A behavioral contract is a written agreement between a caregiver and a child to help them to achieve a specified goal. In a medical context this tool is generally used to help with adherence to a medical plan. Typically, the goal is stated in clear terms that the caregiver and the child understand, the behavior is defined, and a reward is agreed upon which is available upon completing the conditions of the contract.
Background Education for Providers
Using behavioral contracts to treat nutrition problems is a common practice. Previous studies support the use of this technique, especially when a clearly defined behavior is identified which can be easily modified and monitored.
Typically a behavioral contract includes (1) who the caregivers and child are, (2) the targeted problem to change, (3) the goal or objective, (4) method of monitoring, and (5) consequences, which may include both positive and negative consequences dependent upon the child’s progress.
When developing a contract make sure that each participant is aware of their role. Typically, the caregiver is responsible for monitoring progress and giving rewards/consequences as appropriate. The child must follow the behavioral objective guidelines (engaging in a specified behavior or refraining from a specified behavior) to earn the reward. The most effective contracts have only 1 or 2 target behaviors which are clearly defined and which are easily monitored. Monitoring should be done daily and rewards and/or consequences should be given at the appropriate interval. Rewards and/or consequences should match the difficulty of the task. In other words, do not over reward believing this will improve the likelihood a child will comply. Past studies show that children who are over compensated actually decrease the frequency of the target behavior! Likewise, rewards and consequences should be in close proximity to the behavior otherwise the reward/consequence loses its effectiveness to change behavior.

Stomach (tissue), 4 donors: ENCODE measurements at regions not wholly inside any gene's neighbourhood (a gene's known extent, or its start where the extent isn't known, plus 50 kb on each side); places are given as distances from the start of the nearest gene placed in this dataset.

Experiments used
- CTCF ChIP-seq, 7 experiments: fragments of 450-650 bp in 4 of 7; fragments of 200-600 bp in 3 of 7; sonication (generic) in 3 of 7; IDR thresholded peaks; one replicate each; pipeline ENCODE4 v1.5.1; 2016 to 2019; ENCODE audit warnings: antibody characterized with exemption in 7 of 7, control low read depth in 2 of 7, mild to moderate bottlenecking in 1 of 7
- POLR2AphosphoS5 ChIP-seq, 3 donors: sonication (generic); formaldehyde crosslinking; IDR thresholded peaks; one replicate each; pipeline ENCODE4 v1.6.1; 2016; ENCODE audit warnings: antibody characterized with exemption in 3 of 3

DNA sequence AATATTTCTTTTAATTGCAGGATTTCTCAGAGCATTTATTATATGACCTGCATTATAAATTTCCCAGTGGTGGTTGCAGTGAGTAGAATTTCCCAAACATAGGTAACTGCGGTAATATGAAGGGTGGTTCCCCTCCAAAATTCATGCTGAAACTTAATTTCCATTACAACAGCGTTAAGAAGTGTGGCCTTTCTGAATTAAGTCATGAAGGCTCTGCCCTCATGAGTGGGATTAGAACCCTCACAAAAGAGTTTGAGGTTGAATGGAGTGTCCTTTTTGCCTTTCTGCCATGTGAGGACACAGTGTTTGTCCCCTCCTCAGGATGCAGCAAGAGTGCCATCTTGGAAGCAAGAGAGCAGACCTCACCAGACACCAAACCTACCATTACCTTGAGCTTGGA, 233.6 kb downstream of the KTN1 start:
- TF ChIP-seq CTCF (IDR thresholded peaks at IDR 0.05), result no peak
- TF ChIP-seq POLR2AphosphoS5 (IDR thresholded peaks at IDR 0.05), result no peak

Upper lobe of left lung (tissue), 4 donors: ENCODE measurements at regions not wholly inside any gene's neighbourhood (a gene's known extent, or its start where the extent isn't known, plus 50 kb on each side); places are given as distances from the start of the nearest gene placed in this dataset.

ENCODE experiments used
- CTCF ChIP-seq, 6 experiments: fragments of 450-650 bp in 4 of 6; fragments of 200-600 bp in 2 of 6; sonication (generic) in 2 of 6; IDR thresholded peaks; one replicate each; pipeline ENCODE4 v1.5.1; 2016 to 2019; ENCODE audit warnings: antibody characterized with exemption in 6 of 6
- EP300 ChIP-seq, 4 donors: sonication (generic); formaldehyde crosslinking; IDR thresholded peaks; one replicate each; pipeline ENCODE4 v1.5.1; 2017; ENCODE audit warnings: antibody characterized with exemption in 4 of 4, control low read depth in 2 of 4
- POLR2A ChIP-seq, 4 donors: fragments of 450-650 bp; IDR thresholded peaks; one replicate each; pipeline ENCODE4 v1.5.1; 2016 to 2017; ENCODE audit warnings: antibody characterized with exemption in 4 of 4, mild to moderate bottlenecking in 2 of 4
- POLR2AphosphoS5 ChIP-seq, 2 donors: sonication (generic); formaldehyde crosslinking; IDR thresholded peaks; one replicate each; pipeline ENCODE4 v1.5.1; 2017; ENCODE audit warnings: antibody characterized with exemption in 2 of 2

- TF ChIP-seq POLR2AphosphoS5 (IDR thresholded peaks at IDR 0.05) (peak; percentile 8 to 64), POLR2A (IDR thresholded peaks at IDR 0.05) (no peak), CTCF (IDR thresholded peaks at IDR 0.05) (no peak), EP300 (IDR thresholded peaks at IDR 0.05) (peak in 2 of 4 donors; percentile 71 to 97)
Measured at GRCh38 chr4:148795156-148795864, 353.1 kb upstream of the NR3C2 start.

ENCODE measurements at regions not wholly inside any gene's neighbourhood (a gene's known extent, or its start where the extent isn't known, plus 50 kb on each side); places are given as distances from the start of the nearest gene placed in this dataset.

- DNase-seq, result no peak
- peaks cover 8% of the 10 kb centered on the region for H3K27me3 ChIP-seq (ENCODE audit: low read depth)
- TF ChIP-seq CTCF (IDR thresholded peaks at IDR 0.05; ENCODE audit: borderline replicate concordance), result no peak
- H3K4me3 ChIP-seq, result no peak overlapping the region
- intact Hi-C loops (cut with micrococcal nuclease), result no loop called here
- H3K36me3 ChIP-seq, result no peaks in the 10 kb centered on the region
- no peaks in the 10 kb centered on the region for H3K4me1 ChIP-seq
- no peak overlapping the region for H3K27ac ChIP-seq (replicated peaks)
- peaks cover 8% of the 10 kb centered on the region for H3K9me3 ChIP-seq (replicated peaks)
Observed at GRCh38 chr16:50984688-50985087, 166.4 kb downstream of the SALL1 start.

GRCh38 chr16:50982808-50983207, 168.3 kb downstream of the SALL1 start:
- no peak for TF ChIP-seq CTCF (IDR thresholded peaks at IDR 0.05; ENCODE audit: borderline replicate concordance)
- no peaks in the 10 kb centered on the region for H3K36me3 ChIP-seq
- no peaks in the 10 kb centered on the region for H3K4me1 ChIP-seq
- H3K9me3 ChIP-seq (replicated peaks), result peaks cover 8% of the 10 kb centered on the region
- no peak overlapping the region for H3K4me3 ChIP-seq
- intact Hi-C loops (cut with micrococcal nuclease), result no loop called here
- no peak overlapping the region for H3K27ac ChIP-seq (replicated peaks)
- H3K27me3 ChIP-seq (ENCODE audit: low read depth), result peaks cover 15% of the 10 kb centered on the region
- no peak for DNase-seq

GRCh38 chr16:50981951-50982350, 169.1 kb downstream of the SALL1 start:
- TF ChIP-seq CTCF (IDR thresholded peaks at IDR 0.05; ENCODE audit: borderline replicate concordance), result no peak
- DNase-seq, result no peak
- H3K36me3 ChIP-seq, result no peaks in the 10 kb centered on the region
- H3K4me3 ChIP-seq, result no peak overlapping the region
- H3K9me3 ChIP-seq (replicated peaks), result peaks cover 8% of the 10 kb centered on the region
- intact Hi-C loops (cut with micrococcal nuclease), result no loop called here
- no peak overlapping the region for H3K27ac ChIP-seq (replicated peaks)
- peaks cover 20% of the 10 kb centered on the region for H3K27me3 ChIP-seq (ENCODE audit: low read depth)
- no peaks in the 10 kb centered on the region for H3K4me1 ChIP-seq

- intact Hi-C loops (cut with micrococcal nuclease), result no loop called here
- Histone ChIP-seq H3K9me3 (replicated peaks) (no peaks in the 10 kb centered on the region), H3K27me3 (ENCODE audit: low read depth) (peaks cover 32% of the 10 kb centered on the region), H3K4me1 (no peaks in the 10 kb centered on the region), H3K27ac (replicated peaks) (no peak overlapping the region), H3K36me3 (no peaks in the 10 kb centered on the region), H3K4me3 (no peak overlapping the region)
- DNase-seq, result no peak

Instructions for Provider
A behavioral contract is a written agreement that allows a child to earn a small reward or privilege by demonstrating a desirable behavior. Effective contracts are negotiated between adult caregivers and a child. In negotiation, the caregivers and child decide on a clearly defined target or goal, choose measureable short term objectives, establish methods for tracking progress, arrange for frequent positive consequences for meeting the terms of the contract, and specify dates and times for evaluation and renegotiation of the contract.
Goals should be likened to specific behavioral changes as opposed to clinical outcomes. For example, eating 3 servings of vegetables a day is a better goal than reaching a weight goal. Once the desired behavior has changed for a sustained period the contract should be renegotiated to promote continued progress on nutrition goals.